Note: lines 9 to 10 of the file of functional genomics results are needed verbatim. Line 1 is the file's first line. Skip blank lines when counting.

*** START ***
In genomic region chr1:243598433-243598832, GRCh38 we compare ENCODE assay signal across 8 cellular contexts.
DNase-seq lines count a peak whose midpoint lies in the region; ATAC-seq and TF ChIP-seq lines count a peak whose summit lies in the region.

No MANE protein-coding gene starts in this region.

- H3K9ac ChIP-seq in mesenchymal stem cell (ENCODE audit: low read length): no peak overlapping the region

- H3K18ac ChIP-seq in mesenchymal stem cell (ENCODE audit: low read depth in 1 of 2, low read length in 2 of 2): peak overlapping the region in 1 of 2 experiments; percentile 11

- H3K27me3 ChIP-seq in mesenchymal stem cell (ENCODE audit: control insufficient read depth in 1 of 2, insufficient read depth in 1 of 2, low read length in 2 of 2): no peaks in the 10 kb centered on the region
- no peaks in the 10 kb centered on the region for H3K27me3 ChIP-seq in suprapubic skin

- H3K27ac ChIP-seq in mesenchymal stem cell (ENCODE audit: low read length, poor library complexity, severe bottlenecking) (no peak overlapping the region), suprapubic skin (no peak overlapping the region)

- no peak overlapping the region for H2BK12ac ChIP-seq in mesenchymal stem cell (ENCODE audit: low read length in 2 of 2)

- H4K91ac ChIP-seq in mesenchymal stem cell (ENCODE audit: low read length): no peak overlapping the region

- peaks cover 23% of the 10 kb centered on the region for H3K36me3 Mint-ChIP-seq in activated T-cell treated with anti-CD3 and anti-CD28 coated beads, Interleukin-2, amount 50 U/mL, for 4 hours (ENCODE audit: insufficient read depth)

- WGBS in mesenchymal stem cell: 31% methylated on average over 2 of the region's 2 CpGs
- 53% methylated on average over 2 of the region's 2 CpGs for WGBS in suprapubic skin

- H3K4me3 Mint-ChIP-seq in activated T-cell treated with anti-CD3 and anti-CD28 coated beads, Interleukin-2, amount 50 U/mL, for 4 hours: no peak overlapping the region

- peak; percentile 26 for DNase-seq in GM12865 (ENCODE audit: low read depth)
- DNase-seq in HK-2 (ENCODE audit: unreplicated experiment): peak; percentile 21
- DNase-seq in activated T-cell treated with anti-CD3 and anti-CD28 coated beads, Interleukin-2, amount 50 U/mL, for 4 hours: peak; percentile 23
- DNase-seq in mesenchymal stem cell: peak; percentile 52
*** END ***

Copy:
- no peak overlapping the region for H2BK12ac ChIP-seq in mesenchymal stem cell (ENCODE audit: low read length in 2 of 2)

- H4K91ac ChIP-seq in mesenchymal stem cell (ENCODE audit: low read length): no peak overlapping the region